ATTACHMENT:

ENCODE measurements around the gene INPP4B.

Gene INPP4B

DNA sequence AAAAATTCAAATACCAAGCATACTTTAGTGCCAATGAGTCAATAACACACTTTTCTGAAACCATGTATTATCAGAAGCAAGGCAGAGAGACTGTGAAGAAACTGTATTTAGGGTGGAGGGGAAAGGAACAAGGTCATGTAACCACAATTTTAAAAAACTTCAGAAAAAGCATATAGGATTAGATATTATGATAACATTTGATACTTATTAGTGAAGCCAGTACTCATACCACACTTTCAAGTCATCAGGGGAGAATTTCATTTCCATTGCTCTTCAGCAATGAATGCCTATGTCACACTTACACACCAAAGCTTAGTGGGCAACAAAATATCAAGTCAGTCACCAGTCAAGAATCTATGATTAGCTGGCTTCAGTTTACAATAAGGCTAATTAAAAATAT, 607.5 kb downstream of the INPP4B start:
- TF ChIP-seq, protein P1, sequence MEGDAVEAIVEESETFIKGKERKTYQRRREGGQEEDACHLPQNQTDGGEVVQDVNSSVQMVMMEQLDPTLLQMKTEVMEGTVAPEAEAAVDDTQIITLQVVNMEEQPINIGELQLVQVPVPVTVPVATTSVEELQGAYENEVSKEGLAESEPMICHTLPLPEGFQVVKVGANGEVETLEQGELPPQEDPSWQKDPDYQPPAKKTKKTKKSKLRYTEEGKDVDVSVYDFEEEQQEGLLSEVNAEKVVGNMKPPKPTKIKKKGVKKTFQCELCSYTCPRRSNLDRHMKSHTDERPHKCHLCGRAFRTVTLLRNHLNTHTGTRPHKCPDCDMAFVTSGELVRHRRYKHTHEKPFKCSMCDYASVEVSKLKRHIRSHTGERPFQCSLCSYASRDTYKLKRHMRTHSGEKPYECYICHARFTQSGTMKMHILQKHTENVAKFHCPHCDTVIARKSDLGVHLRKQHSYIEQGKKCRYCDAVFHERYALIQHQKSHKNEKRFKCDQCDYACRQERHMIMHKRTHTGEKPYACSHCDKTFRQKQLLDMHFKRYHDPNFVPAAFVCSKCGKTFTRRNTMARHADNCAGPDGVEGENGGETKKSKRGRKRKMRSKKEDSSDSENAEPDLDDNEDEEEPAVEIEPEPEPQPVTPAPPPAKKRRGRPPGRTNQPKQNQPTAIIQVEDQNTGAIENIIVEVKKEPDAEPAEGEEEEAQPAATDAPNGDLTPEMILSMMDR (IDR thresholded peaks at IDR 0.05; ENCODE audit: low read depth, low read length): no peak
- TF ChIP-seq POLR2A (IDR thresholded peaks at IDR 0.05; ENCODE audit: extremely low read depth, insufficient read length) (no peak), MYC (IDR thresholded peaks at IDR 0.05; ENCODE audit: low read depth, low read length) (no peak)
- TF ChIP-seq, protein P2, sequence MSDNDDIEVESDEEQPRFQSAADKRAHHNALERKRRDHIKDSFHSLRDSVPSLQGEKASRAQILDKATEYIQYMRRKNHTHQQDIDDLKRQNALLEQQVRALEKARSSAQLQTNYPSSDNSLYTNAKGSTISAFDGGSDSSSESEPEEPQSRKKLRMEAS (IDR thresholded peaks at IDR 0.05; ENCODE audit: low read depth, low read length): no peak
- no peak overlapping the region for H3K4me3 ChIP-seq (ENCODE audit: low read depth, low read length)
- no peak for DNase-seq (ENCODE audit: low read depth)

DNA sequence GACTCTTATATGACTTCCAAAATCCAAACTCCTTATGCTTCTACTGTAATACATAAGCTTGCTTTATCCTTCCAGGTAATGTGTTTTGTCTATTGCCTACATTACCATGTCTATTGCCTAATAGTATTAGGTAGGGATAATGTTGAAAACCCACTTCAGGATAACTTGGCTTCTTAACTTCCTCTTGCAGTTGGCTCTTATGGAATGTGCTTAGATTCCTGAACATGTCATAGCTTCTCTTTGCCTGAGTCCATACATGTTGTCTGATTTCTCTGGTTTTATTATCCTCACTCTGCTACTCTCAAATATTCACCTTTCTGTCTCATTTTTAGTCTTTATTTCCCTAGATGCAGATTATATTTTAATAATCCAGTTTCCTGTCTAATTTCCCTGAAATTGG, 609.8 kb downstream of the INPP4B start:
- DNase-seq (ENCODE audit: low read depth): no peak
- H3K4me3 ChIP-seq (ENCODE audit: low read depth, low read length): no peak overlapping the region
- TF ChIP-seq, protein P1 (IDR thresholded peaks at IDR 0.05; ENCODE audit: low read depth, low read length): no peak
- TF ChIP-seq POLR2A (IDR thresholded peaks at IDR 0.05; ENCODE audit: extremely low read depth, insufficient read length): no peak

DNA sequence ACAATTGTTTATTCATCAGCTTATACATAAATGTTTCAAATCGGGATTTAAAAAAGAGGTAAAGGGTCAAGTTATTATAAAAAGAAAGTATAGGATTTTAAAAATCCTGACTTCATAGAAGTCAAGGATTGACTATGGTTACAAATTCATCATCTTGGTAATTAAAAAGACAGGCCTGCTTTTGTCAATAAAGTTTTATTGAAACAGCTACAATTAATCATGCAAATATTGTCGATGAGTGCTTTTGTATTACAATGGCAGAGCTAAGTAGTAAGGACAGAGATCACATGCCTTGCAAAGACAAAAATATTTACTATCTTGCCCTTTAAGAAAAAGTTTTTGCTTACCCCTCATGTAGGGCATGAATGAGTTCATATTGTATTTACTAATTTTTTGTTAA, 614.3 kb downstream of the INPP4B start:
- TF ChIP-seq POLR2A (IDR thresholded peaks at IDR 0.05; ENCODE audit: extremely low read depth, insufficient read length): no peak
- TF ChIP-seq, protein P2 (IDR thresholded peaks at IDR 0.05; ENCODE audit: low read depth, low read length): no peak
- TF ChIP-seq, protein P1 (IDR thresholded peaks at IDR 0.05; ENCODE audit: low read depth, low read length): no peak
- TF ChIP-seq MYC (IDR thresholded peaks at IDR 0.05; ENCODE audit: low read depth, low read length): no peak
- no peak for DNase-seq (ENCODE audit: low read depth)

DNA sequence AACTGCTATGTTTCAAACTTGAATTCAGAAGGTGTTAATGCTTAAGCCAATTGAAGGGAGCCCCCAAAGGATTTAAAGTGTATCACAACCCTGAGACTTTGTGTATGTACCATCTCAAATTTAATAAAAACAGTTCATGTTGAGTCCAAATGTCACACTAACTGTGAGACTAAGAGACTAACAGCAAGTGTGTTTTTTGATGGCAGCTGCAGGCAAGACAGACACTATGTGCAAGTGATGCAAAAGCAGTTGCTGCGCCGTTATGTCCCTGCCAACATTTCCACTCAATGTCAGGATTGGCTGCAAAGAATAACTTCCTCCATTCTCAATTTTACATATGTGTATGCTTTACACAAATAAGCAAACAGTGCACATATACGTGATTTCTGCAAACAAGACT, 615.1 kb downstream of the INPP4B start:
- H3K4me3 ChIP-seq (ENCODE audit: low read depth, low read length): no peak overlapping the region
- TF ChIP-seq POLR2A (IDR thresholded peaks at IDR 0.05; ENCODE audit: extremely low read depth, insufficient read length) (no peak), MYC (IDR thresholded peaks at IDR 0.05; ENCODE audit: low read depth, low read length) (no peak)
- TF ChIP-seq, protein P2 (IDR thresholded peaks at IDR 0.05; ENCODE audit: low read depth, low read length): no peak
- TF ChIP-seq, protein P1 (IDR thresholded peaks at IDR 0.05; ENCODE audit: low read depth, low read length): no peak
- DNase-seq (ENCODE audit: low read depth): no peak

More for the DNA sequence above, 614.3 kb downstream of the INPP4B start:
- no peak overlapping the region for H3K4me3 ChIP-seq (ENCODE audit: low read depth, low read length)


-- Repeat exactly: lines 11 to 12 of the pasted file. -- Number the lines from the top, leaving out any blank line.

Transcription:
- H3K4me3 ChIP-seq (ENCODE audit: low read depth, low read length): no peak overlapping the region
- TF ChIP-seq, protein P1 (IDR thresholded peaks at IDR 0.05; ENCODE audit: low read depth, low read length): no peak